Thank you, Ivy Truitt, for inviting me to speak at your blog site. I’m really grateful for this opportunity. When I asked you what you would like me to write about, you wrote back, Maybe what inspired you to write the book, and I gave that some thought. I started to think about what really inspired me, when ostensibly I usually write about Oscar Wilde’s imprisonment and the gross injustice of being incarcerated for doing what one can no more help than the sun rise each day. I replayed countless of interviews and blog post I’ve made since my book, The Persecution of Mildred Dunlap, was released and the same themes, significant as they are, played in my head, filled with passion. But, I didn’t want to keep repeating myself and so I sat with the idea of inspiration to see what else, something new I could come up with and truth be told what inspired me is unchanging: intolerance, injustice, my heart’s yearning for social justice for all. Okay, then what to write about here? Then it hit me, and I’m laughing, because really it seems to defeat the purpose to think of an idea that is inspirational, when for me inspiration comes from a place that doesn’t involved thinking at all. That turned my light bulb on. So, what is it, inspiration—that stirs a stimulation to a high level of feeling or doing? The answer for me is intuition, that inner sense of knowing without rational guidance.
I once wrote that intuition is God speaking to me. This was never truer than when I worked in the second busiest emergency room (ER) in Los Angeles County, with the highest census of child abuse. I’m a Nurse Practitioner, and working in an ER means I operate just like any of the other doctors, independently handling patients, without taking on the serious trauma cases. I saw things I had never experienced before yet somehow knew what needed to be done, that inner sense that said don’t send this kid home, no matter what the on-duty doctor thought. I learned to hone my intuitive skill and not overthink or deny. It served me well and to this day I am grateful beyond description, I never lost a patient in the ER.
While I was writing, The Persecution of Mildred Dunlap, this inner sense kicked in. At first I ignored it, wanting to show off and write about all the research I had done. I spent hours on one subject and didn’t want to reduce it to a sentence. I wanted the recognition for all the hard work I’d put in, to feel proud. The problem was it didn’t serve the story, didn’t forward the action or the character’s dialogue or narrative. It robbed the story of flow, and I struggled with this. I had spend days researching the Donner Party debacle, and wanted to use it in the story to show why people migrated south; avoiding the cold life defeating winters the Donner’s got caught in, resulting in cannibalism—to settle in the Walker Lake area. I included a few pages about this, only to have my editor blast me that the story had switched from that of bigotry and persecution, a chaotic small town’s inhumanity to its fellow citizens, to that of a didactic history lesson. Boy did I learn my lesson. Now what? What the hell do I cut? The flickering intuitive light that I all but smothered, started to glimmer. This time I paid attention to it, and stepped out of the way of the story, parked my not so intelligent ego, and let the story flow. I ended up with a few sentences. As a result of this type of editing the book is only 202 pages, lol!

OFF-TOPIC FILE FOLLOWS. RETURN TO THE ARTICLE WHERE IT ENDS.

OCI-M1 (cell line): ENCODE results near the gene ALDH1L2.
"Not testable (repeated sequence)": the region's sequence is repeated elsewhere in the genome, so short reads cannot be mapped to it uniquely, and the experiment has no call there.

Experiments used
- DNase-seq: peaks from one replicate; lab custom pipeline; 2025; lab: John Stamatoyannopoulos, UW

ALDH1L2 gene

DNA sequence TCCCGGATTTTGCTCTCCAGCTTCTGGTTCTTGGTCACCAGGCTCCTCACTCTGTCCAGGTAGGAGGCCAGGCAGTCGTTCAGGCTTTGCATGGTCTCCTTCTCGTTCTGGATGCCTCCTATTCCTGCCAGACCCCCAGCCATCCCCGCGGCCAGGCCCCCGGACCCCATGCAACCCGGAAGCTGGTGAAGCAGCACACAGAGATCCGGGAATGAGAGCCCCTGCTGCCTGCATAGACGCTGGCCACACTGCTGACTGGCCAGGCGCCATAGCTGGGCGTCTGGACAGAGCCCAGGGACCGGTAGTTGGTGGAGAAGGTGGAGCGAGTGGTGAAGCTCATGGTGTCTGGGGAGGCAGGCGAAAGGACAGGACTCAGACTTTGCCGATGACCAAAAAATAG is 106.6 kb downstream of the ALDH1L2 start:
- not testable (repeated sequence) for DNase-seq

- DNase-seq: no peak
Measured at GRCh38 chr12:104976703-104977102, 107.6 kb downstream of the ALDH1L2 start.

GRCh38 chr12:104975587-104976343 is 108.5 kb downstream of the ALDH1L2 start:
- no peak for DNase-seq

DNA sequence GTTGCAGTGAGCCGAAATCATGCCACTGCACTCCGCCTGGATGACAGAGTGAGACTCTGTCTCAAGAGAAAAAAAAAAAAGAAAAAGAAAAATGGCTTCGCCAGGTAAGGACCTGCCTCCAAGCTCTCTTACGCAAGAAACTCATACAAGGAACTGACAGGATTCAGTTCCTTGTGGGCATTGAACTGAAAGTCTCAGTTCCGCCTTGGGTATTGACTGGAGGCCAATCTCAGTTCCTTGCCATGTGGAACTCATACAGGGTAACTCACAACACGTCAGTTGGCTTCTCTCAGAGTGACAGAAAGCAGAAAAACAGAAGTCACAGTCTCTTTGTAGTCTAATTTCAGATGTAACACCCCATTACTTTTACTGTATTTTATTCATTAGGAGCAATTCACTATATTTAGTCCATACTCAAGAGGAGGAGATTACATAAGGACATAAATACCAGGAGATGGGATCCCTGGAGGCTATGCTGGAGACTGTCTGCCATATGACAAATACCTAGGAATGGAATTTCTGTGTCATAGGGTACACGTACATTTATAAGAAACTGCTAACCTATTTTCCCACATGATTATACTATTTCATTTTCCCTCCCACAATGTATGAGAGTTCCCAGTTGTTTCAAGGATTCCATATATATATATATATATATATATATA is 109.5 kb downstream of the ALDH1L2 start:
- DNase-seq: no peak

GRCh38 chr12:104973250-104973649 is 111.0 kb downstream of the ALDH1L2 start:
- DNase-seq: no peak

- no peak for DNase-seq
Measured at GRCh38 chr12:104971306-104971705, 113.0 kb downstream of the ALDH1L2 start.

Once I got in the groove of letting the story write itself, it was easy to feel the real inspiration that was motivating me to write this story; the injustice of Oscar Wilde’s imprisonment, but now it wasn’t reduced to some thought process, but a visceral knowing, an organic sense, of a slight glimmer of what he must have gone through. And, so in searching out my inspiration, I have come full circle to once again be reminded that all he did was become attracted to another man, love the other man, and make love to him. He could no more help that than a leaf can change its color, or a dog not wag when its owner comes home, the attraction of life forces, whether a man for a man, a leaf for carbon dioxide, a dog for a bone, are inexplicable elements of the mystery of life. To blame someone for this is like blaming a flame for burning flesh, the rain for falling, and the miracle of all the senses created from beyond comprehension for simply doing what they do. This, my inspiration, made me write, kept me up through the exhaustion I live with (I have Lyme’s Disease), and motivated me, it still does to put this story to paper and spread the word: in the name of tolerance.